• Technical expertise: It's crucial for a draftsperson to know how to use product management software and computer-aided design tools. AutoCAD allows architectural drafters to create general-purpose blueprints while SolidWorks allow electrical and mechanical drafters to produce sophisticated three-dimension models and simulations.

  • Detail awareness: Drafters usually consider the specific details of various buildings or systems when they draw plans and schematics, including product specifications and notes from engineers. If they grasp the finer details and information, they can produce accurate technical drawings and identify minor errors.

  • Artistic ability: A well-drafted drawing usually combines balance, form and composure. Using their artistic skills, drafters can transform ideas and concepts into usable layouts, schematics and 2D or 3D models.

  • Time management: Drafters usually work on multiple designs and projects at any given time. Strong time management skills can help drafters prioritise work and meet deadlines consistently.

  • Interpersonal skills: Whether working for a town planning council or an engineering firm, drafters interact with different people in their workplaces. The ability to communicate well and provide or receive feedback can ensure drafters develop strong working relationships with other professionals.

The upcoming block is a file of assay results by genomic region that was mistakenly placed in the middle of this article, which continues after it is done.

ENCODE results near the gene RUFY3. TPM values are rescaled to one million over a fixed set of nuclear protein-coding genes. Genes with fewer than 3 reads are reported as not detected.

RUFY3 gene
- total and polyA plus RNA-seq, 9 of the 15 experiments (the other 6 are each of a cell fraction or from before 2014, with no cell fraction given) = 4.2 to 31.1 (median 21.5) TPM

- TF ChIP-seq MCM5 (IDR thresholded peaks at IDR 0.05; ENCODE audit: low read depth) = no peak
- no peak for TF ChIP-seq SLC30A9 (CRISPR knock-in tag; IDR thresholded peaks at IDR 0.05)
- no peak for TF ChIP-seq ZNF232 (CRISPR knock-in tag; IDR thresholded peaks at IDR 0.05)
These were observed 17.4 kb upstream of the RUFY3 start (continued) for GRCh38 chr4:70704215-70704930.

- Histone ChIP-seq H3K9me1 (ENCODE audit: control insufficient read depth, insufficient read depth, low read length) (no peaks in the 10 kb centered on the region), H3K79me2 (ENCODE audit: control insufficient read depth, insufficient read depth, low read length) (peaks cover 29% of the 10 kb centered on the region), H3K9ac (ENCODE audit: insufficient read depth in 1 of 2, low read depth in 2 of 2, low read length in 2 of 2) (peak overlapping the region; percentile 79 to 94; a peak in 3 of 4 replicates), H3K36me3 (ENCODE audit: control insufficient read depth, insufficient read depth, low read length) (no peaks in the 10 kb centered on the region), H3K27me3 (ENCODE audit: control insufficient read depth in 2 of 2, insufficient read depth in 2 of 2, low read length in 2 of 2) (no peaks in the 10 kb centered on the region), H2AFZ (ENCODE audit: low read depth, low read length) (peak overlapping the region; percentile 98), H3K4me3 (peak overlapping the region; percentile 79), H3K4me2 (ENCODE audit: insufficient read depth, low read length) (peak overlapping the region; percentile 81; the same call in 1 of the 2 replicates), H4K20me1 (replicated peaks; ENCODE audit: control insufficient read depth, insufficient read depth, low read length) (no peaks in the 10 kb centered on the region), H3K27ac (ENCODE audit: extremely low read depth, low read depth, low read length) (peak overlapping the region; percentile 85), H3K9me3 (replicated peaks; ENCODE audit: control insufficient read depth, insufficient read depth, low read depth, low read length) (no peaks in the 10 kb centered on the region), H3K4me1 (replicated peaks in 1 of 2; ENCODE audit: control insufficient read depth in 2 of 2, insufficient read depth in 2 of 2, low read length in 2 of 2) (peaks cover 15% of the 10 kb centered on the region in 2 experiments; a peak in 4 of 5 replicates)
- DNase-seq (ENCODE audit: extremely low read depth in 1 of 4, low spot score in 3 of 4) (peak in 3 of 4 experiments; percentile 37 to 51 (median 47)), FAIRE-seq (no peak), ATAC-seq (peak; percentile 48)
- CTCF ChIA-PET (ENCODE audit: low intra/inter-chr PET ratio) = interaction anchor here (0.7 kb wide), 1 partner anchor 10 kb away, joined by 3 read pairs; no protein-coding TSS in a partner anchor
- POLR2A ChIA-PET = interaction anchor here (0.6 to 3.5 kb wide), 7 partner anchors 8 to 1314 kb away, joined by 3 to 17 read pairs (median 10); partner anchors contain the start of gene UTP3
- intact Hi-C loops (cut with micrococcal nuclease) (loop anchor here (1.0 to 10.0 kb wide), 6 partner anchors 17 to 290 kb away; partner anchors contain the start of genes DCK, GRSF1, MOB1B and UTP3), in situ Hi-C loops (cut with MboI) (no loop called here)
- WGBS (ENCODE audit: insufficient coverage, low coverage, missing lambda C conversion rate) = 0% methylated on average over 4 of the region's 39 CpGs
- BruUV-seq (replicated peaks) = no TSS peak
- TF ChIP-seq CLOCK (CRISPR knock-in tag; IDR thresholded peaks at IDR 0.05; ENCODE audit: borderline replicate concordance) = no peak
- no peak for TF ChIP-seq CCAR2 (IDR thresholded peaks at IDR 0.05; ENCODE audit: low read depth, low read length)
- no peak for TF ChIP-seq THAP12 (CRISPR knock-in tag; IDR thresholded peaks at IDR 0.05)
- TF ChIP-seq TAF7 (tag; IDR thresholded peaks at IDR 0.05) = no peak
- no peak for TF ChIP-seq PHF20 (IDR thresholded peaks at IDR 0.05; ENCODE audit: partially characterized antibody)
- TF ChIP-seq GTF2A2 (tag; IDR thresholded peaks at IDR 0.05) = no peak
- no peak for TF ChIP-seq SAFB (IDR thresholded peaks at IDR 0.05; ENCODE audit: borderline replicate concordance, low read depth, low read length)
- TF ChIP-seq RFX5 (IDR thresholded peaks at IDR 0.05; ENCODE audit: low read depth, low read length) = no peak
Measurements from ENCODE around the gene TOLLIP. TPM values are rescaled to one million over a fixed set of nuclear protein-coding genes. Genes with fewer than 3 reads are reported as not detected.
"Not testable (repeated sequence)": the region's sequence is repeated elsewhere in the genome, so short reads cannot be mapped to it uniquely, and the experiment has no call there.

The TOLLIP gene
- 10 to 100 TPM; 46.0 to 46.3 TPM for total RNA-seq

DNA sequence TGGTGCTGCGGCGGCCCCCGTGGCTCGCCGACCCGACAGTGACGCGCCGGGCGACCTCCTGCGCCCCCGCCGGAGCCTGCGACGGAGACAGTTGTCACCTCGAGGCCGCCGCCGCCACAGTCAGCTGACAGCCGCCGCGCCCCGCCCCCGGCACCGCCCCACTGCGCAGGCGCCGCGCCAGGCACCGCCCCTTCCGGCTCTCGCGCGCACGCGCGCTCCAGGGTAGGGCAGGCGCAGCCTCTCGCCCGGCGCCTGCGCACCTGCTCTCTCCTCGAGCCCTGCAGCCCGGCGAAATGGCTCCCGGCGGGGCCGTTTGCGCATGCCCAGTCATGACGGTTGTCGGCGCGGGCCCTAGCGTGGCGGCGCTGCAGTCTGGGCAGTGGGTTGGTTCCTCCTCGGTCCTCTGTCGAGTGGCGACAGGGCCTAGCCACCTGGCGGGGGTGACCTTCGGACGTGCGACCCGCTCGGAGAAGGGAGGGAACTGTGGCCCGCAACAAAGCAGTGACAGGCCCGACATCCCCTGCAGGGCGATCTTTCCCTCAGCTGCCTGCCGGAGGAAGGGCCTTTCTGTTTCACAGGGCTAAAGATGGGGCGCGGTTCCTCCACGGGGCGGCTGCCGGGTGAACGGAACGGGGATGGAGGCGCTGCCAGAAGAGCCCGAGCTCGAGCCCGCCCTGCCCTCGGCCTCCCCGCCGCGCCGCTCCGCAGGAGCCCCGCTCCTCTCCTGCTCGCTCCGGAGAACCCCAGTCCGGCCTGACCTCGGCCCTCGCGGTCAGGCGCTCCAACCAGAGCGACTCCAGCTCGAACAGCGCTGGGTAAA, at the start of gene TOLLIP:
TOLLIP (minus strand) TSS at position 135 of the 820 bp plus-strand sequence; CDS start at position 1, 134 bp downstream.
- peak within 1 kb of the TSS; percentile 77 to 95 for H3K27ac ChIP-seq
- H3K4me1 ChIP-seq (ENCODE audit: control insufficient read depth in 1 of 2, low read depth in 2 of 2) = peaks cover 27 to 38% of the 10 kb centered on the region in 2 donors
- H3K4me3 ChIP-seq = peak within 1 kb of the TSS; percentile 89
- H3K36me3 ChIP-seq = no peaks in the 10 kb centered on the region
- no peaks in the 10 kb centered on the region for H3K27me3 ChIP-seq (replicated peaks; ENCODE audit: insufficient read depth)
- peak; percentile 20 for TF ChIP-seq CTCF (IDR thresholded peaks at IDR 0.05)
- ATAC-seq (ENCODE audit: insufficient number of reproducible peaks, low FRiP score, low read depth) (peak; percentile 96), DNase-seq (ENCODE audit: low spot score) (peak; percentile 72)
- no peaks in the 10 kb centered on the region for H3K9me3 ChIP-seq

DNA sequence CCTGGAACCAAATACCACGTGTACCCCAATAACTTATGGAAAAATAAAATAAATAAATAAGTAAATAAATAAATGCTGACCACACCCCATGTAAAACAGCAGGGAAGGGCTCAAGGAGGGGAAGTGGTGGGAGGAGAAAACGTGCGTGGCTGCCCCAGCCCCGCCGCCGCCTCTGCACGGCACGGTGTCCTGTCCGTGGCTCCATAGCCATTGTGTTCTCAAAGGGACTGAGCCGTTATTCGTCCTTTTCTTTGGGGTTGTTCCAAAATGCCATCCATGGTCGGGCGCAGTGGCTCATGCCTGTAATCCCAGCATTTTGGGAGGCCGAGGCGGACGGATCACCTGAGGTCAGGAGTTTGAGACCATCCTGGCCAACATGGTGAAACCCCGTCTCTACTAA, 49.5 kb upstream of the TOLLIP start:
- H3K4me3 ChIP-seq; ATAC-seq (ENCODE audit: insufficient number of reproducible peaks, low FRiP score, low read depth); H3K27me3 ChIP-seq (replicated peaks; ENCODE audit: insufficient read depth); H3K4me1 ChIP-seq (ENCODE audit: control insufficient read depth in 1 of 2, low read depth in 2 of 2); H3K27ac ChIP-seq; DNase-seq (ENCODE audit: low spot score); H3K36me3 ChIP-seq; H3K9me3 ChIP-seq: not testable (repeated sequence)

Draftsperson salary

The national average salary of a drafter is $79,071 per year. Salary figures may vary depending on the candidate's experience, qualifications, employer and location. Senior and mid-level drafters usually earn more than juniors.

Frequently asked questions about draftsperson careers

Whether you aspire to be an architectural or an electrical drafter, it's crucial to learn important aspects of the job. The right information can help you make sound career decisions. In the section below, you can find answers to common questions about drafting:

What is the difference between a draftsperson and an engineer?